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Baryon acoustic oscillation

Redshifts of a million galaxies yield a cosmological yardstick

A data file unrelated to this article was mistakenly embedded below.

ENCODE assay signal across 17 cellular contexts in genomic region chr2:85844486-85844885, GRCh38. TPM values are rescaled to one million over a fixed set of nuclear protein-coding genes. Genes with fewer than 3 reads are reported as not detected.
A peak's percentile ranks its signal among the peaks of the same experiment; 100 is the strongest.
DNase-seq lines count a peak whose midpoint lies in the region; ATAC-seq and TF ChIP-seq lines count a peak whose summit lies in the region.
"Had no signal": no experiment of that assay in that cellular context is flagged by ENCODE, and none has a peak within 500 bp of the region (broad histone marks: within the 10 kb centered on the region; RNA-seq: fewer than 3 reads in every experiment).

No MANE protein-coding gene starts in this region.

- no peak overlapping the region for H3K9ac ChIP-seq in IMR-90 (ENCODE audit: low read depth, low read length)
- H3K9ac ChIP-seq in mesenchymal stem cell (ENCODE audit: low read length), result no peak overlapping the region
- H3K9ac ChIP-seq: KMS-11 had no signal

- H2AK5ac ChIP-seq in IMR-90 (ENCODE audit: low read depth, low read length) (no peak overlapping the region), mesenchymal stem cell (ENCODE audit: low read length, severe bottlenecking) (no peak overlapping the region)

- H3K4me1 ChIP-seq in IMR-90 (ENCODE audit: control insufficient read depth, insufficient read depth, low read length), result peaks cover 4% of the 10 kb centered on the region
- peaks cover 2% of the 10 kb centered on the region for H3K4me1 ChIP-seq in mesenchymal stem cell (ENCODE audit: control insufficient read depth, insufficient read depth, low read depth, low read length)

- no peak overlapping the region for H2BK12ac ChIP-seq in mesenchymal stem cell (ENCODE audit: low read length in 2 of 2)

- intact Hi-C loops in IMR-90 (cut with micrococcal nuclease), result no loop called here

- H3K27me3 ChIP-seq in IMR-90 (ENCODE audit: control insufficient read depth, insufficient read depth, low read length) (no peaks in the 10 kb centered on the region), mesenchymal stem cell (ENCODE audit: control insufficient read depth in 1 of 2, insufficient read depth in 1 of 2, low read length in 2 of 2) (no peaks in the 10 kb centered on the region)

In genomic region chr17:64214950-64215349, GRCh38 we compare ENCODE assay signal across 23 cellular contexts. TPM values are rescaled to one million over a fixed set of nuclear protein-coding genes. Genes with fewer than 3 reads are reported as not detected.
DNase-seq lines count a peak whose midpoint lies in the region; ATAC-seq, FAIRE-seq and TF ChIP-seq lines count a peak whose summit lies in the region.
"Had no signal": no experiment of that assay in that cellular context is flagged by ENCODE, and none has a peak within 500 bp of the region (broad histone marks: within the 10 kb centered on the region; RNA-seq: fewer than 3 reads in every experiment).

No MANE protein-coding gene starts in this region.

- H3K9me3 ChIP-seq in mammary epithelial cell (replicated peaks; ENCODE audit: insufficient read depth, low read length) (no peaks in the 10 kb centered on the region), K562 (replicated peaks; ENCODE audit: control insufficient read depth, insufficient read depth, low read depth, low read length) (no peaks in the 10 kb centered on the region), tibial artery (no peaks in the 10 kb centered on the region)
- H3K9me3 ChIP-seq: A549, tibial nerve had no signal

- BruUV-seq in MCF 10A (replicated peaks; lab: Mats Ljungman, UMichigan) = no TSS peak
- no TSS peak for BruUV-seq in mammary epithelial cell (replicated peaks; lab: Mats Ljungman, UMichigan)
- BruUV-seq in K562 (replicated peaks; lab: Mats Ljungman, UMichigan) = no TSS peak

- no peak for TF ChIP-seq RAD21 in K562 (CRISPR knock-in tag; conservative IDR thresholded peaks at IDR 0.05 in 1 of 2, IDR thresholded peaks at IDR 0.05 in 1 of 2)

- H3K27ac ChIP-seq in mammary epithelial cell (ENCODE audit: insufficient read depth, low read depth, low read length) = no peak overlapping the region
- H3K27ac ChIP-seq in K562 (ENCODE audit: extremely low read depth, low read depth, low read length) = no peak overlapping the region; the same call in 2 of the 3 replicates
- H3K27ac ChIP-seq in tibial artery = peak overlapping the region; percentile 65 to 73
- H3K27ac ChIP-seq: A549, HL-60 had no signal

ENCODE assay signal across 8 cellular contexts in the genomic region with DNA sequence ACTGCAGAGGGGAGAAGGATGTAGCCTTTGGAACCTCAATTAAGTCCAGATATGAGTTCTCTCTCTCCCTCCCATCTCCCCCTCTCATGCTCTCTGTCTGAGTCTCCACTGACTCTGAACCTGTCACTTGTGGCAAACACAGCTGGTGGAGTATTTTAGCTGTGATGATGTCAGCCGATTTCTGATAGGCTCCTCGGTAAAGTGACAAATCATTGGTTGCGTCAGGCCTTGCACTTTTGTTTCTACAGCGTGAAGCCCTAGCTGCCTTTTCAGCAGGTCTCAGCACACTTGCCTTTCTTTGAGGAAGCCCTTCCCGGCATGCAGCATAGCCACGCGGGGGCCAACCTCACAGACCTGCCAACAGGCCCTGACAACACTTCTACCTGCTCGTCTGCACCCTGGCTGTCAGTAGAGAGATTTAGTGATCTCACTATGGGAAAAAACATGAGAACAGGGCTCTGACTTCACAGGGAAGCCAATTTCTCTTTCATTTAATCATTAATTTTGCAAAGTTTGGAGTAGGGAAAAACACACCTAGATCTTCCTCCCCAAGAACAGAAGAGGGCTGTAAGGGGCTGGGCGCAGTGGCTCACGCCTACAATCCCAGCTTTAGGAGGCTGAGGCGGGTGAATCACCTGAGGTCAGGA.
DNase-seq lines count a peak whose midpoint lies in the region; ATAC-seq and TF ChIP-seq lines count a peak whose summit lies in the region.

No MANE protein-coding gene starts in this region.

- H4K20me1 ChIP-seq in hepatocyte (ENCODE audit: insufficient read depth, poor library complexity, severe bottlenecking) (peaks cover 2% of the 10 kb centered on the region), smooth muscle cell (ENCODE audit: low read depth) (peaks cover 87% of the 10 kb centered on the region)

Investigating the nature of the “dark” vacuum energy (DE) that's presumed to drive the present acceleration of the cosmic Hubble expansion requires tying the redshifts z of distant objects to independent measurements of their distances. One such method involves measuring both z and celestial position for large numbers of galaxies, in search of a spatial-correlation feature of known length at different values of z. That baryon-acoustic-oscillation (BAO) correlation length is attributed to sound-like waves in the early universe’s hot-plasma epoch. At the epoch’s abrupt end, the plasma waves became density fluctuations of ordinary “baryonic” matter that remain imprinted on the spatial distribution of galaxies (see Physics Today, April 2008, page 44). How the BAO correlation length at any particular z looks from here and now (z = 0) measures our distance from that z. The Baryon Oscillation Spectroscopic Survey (BOSS) collaboration has now reported its analysis of more than a million galaxies measured with the Sloan Foundation’s 2.5-meter-aperture survey telescope in New Mexico (shown in the photo). The BOSS sample covers almost a quarter of the sky to a depth of z = 0.7, which corresponds to a look-back time of 6 billion years. The analysis measures the effective distance to objects at z = 0 .57 with a record precision of 1%, and it yields an improved measurement of the DE’s pressure-to-density ratio w. If the DE is simply Einstein’s cosmological constant, then w = −1. The BOSS analysis, incorporating complementary cosmological data, yields w = −1.03 ± 0.06. (L. Anderson et al., BOSS collaboration,—Bertram Schwarzschild


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